If You Can't Measure it You Can't Use it
user-driven park and recreation database and benchmarking tool—is helping park
and rec pros use data to measure—measure their successes, check their
weaknesses, and see how they compare to similar agencies. Last month, we chatted
with the City of
Chattanooga Parks and Recreation Department to learn more about their
PRORAGIS experience. On the call, we had: Glenn
Sheppard, Parks and Recreation Director; Larry Zehnder, Administrator; and David Johnson, Resource Manager. Below is an excerpt highlighting
why Chattanooga participated and what they see as the essential value of PRORAGIS.
Q: What motivated Chattanooga
Parks and Recreation to participate in PRORAGIS?
Larry Zehnder:Our department’s philosophy is, ‘If
you can’t measure it, you can’t use it very well.’ Working under that perspective
and because data is very important to successful management of our department,
it was necessary that we participate in PRORAGIS. Now, with more cities and
counties getting involved, PRORAGIS is becoming more and more useful. It will continue
to become so much more valuable with greater participation.
Glenn Sheppard: We
realized that PRORAGIS gives us a tool to conduct comprehensive benchmarking.
We can look at the data to determine who is at the top and who is at the bottom
– and where our department falls accordingly.
Q: How is PRORAGIS valuable
to Chattanooga Parks and Recreation?
objective is to bring quality of life to the city. We need documented
evidence like we find in PRORAGIS to do that – data related to fiscal spending,
staffing, and land management. This kind of information is very important to our
elected officials and decision makers. And it helps our department answer the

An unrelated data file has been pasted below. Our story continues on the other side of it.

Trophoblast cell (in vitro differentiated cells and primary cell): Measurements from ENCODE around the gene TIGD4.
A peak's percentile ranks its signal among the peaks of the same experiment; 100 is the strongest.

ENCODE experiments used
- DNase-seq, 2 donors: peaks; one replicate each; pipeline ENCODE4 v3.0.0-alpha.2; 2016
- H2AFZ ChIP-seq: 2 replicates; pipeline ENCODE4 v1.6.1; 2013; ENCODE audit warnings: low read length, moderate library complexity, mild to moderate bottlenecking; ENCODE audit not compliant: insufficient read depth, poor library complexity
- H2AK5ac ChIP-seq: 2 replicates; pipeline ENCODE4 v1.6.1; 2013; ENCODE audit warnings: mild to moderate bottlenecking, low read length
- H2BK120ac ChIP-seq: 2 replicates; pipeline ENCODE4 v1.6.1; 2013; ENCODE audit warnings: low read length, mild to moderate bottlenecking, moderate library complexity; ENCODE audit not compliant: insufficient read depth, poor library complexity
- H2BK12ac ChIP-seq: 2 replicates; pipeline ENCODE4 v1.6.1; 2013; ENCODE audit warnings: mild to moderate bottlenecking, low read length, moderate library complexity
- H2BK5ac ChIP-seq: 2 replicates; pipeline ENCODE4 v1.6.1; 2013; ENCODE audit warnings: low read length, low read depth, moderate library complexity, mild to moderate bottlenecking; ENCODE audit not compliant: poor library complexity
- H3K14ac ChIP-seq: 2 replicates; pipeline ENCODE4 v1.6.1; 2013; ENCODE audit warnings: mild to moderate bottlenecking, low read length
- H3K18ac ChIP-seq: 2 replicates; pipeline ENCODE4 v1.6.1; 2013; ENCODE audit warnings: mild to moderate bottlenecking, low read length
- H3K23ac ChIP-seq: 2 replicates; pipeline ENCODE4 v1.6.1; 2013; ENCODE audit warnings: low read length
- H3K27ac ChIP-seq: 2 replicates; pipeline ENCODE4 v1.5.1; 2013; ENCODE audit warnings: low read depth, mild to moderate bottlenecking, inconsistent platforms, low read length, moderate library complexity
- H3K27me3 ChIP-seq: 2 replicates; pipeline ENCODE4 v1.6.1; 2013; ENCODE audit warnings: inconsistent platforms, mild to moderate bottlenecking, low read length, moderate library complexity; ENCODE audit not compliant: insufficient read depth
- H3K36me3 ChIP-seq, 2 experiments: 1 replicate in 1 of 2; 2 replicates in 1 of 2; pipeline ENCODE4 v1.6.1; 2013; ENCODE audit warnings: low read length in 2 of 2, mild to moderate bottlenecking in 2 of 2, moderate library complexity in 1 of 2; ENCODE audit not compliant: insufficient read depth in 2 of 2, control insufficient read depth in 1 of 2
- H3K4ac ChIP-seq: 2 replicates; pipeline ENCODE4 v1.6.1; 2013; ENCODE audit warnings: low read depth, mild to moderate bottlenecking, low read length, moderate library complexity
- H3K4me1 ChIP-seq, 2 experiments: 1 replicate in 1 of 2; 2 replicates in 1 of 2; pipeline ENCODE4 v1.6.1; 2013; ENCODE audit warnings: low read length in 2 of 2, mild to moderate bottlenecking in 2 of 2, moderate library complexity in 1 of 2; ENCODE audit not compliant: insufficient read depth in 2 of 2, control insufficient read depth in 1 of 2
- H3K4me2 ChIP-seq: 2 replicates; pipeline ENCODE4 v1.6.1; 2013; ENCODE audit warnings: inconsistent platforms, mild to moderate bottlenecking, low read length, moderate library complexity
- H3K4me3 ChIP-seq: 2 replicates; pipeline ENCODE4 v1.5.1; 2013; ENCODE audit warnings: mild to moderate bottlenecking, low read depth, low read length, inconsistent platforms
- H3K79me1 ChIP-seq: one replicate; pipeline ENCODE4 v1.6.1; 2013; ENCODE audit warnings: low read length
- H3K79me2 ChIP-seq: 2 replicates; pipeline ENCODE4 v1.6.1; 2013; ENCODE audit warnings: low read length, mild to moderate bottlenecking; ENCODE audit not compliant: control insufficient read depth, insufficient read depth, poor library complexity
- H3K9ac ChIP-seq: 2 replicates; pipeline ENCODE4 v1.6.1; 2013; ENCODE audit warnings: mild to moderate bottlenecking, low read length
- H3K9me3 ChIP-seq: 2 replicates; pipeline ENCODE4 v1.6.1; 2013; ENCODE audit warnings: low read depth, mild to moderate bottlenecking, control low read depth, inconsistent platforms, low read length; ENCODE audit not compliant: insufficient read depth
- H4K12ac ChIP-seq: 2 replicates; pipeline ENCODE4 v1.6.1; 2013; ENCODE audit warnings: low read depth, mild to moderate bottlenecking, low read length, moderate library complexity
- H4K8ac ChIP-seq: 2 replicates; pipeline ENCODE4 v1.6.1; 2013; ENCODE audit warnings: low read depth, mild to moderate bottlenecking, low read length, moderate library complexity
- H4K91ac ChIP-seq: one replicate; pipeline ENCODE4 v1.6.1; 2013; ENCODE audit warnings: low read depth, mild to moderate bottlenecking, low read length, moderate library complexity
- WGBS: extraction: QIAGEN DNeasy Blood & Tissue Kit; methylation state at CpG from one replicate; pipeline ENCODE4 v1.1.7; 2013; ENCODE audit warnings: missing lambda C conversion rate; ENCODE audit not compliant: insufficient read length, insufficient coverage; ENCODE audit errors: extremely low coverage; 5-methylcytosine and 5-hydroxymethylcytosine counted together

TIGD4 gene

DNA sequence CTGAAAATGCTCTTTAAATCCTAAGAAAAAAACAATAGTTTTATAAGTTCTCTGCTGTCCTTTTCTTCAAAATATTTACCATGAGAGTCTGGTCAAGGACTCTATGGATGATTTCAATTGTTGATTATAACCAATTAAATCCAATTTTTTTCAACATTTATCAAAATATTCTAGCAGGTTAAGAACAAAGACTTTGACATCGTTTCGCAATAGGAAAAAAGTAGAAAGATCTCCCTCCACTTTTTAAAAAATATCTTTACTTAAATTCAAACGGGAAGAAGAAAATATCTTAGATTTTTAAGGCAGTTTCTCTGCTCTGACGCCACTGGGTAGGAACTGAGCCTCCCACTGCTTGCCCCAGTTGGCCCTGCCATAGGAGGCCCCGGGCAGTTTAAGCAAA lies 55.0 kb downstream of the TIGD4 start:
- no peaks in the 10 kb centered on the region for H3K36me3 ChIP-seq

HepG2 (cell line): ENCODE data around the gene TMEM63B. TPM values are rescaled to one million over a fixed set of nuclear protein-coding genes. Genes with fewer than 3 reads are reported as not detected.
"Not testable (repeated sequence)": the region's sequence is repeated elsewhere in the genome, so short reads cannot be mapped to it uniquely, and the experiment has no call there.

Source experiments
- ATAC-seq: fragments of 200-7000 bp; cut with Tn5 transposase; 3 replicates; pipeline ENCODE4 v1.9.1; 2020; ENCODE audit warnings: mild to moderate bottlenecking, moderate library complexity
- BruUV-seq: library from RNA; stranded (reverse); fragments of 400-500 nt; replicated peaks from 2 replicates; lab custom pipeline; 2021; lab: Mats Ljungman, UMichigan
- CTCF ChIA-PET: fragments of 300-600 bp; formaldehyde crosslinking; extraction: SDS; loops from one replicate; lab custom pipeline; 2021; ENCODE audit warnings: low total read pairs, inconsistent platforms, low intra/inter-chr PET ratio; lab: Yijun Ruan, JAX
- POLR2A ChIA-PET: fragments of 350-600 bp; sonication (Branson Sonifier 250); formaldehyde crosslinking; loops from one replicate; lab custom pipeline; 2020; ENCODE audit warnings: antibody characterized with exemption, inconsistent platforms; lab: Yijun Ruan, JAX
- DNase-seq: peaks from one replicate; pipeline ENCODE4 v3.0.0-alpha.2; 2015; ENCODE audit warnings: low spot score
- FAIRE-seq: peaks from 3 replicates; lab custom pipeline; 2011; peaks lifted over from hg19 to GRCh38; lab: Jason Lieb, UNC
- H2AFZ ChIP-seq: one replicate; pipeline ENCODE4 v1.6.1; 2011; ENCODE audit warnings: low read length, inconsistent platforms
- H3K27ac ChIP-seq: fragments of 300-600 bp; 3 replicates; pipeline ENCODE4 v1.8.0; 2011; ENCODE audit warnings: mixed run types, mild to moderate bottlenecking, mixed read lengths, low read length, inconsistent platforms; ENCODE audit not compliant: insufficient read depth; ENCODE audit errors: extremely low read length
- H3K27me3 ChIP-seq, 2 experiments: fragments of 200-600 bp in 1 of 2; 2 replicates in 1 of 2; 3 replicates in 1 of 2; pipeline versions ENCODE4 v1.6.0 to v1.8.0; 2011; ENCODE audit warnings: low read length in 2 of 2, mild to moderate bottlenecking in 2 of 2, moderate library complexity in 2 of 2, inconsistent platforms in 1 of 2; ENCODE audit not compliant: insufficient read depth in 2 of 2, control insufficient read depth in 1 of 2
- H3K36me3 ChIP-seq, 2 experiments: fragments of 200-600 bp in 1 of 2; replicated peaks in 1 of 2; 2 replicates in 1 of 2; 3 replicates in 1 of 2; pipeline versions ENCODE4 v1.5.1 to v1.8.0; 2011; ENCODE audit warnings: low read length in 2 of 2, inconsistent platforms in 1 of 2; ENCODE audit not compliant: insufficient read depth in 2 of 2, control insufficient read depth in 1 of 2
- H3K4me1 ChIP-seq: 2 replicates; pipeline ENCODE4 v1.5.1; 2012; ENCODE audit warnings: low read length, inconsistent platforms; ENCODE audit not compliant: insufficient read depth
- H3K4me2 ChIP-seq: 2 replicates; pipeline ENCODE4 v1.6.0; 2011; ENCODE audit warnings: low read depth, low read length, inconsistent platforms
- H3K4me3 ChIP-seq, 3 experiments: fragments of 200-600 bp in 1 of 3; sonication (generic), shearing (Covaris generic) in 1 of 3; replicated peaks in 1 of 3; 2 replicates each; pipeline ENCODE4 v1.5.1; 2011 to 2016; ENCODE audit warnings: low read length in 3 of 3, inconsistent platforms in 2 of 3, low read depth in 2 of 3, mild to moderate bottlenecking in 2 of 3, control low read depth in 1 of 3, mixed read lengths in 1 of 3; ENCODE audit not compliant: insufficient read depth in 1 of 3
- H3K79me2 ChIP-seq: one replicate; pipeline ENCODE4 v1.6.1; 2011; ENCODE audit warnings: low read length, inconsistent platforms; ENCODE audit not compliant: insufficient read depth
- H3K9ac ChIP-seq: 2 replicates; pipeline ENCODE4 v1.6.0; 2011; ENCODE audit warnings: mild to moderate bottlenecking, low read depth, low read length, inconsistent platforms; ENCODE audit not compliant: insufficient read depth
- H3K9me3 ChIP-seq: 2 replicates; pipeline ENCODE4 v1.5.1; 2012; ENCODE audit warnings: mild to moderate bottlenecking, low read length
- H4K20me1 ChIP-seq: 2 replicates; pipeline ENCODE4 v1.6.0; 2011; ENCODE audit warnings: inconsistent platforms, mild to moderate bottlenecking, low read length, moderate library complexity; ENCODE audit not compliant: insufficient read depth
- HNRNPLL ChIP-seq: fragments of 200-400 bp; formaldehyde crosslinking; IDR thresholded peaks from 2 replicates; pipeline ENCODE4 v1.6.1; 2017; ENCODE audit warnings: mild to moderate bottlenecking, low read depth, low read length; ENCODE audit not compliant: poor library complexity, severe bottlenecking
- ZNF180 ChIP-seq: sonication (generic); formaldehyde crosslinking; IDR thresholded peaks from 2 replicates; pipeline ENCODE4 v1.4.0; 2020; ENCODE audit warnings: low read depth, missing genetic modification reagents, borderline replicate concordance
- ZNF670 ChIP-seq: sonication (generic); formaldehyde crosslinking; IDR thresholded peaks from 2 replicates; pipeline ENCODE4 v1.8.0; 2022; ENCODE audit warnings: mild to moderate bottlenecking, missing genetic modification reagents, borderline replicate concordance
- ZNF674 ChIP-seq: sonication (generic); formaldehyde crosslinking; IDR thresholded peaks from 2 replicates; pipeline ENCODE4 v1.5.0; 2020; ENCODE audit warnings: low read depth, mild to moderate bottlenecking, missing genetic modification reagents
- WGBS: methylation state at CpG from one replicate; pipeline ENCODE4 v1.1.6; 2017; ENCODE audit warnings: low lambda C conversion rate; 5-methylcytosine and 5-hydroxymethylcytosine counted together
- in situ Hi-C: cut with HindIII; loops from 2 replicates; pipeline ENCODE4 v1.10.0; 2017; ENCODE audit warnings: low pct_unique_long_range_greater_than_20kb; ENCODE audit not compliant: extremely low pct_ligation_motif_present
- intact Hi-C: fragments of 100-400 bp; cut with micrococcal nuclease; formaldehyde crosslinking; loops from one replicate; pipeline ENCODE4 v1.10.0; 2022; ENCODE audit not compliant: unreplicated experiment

question, ‘Are we doing better than the national average?’
Having this data and being able to show how you compare to other agencies
allows you to identify where you are weak and where you are strong. That
information can be used to make the argument that you should get credit for the
areas where you are strong and that you need additional resources for the areas
in which you are weaker. When policymakers have to make decisions about where
to allocate resources it is good to know where you stand and have the data to
Q: Describe your
experience using PRORAGIS and uploading data:
David Johnson: The
way that the data is collected in PRORAGIS is straightforward, but you do have
to work with other people in order to complete it. You have to reach out to
others who have greater familiarity with certain aspects of the field to see
what data and resources are available to complete the profile. Identifying the right
individuals to answer the right questions will speed up the time required to
complete a profile.
Q: How has your
department successfully used the data in PRORAGIS?
Larry Zehnder: Currently,
we are in the process of updating our comprehensive master plan and the data
that we’ve submitted into PRORAGIS will be a part of that plan. It will also be
helpful to review data submitted by others when preparing our plan. With
PRORAGIS, we have this unique opportunity to look at the data and evaluate
whether our perceptions are correct. We have sometimes found that the numbers
challenge our assumptions. The ability to benchmark against other participants
allows us to set goals more realistically and the more departments that
participate, the more valuable of a tool it will be for making important
Does your agency use
data to drive decisions or planning? Why is data and benchmarking so important for parks and recreation? How would you or do you use PRORAGIS data? Visit the PRORAGIS website to start or continue your agency's PRORAGIS profile or email firstname.lastname@example.org to
Compiled by: Hayley Jackson, Research Specialist, NRPA